Lead-acid likes to be cared for, with currents kept modest and sustained equalisation charges to balance them up every fortnight. They can reward you with 20 years of life if you do. In fact, I have a set of geriatric flooded cells from a Telstra phone exchange that, despite a few failures, are still bubbling away quietly at 30+ years.

bank of lead-acid batteries

Wherever you find flooded cells, there will be bottles for topping up water.

old lead-acid battery label with date

17th July 1991. I’ve never been sure if that’s a manufacturing date or a test done by Telstra for a maintenance program. At 30+ years and their third deployment, there’s still enough to run the fridge over Easter.

Put simply, lead-acid should be cycled in the top 20% of its capacity ideally. A nominal 10 kWh of storage would be happy to provide 2 kWh of stored energy daily. A lithium-ion battery of the same rating would happily return 80% of its capacity, so you could get 8 kWh of storage.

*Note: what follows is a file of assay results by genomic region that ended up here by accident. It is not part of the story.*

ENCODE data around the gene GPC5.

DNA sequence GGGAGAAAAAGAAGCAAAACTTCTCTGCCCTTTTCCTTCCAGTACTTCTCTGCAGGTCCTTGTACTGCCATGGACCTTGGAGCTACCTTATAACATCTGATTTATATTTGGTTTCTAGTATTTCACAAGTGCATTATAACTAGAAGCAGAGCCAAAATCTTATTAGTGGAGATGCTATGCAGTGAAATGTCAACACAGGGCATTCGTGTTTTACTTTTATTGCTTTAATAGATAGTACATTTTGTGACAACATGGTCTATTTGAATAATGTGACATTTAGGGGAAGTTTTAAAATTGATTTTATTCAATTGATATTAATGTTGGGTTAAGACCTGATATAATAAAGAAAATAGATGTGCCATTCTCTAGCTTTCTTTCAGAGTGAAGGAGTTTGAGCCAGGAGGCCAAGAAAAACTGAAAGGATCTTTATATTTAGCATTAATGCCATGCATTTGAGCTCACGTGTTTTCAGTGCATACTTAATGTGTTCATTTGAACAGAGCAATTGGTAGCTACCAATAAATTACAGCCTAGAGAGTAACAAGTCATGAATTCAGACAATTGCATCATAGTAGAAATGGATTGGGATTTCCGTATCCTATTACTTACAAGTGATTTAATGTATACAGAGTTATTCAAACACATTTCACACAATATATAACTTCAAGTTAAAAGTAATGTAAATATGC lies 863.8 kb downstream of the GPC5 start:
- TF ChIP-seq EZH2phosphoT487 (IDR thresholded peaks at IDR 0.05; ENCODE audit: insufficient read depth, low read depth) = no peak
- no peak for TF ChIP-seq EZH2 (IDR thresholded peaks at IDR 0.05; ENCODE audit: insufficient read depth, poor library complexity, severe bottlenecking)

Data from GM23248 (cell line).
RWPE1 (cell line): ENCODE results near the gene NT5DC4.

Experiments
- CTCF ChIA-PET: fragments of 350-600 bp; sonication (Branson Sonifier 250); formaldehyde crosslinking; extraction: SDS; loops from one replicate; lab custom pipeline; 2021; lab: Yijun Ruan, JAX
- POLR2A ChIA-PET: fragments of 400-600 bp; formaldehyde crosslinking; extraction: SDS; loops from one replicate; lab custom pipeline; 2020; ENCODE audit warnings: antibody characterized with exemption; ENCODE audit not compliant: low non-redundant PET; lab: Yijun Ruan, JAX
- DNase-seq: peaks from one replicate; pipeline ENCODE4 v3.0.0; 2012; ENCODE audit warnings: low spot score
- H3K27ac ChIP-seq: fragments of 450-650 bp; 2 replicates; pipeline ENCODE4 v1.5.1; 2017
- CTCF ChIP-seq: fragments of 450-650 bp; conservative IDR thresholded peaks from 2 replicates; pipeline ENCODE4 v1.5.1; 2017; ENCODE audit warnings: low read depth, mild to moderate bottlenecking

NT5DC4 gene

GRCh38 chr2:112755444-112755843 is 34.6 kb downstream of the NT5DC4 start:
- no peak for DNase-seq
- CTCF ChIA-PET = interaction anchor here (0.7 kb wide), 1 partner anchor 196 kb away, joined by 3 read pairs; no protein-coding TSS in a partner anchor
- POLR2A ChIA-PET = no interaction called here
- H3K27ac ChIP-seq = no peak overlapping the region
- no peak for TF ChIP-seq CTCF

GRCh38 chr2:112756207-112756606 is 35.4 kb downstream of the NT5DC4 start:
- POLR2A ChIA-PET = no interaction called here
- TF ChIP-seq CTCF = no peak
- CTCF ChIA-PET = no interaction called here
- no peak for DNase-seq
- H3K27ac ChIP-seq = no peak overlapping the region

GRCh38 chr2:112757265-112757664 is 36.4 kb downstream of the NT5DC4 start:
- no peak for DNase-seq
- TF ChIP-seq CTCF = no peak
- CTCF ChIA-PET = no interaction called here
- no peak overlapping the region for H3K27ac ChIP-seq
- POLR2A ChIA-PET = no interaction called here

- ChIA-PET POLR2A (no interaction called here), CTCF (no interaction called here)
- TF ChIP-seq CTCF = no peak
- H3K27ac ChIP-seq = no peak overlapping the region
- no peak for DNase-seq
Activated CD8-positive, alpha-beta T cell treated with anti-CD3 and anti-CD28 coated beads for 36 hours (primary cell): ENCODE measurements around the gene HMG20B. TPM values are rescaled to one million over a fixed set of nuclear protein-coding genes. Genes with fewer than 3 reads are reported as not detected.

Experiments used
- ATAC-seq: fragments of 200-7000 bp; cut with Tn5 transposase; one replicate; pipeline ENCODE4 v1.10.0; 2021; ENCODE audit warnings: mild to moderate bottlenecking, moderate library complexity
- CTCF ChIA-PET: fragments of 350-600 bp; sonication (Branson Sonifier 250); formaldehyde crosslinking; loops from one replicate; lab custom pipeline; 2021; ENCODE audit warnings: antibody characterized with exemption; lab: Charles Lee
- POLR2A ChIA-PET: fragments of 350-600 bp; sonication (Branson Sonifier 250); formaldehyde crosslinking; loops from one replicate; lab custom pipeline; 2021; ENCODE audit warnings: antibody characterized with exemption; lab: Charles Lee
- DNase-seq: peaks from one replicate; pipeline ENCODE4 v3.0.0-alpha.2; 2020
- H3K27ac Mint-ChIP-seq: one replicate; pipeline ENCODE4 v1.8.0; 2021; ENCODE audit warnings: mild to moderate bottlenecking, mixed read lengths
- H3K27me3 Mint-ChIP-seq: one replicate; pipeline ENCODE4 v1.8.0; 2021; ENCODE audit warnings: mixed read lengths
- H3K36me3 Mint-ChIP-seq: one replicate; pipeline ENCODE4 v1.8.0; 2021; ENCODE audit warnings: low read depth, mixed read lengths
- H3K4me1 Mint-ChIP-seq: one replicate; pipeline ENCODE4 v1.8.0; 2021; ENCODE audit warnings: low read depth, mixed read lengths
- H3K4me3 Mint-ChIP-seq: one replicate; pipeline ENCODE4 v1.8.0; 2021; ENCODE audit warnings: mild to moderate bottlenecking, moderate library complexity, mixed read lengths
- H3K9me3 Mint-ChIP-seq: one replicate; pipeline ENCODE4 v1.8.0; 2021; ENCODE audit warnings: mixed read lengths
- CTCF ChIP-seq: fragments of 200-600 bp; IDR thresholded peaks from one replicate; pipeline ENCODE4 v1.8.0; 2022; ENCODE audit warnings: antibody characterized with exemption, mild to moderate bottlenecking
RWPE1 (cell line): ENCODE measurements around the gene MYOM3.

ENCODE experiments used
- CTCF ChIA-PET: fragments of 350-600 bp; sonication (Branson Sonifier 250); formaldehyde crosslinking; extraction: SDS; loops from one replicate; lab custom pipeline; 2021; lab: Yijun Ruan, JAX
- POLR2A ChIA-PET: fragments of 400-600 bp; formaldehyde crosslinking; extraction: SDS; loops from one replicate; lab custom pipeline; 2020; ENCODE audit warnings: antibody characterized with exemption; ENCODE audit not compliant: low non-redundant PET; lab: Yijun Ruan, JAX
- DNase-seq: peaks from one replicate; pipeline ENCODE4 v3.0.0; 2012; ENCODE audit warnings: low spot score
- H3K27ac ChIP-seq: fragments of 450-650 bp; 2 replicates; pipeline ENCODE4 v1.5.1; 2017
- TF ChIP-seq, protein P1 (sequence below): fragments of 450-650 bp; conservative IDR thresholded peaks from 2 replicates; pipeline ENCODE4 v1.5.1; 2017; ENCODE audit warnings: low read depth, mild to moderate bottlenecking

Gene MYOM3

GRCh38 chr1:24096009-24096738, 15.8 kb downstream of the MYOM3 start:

Lithium-Ion Battery Packs Are Easy To Scale

The other incomparable feature of lithium is that they generally come in self-contained slabs of nominal kilowatt-hour capacity. This means you can buy two or three batteries with, say, 3 kWh of storage each. If they prove insufficient over winter or you find your consumption grows, you can just add more batteries later.

Lead acid banks come in whatever size you order, and increasing capacity means either you buy another complete set to double up, or sell them and buy different ones.

In either case, mixing any batteries of considerably different ages isn’t really wise, but lead acid is probably worse affected.

But… Lead Acid Is Not Dead Yet

Aside from being perfectly understood with 100 years of proven history, perhaps the principal advantage lead-acid has is that they’re 100% recyclable. I think everything bar the sticker on the front can be made into a new battery, and we already have all the technology and infrastructure in place to close the loop on production.

The scrap value of lead means people will do the work involved in taking them away for free. My former auto electrical employer found they’ll lift them over a chain mesh fence on the weekend while you’re not watching. Those were hard-working thieves.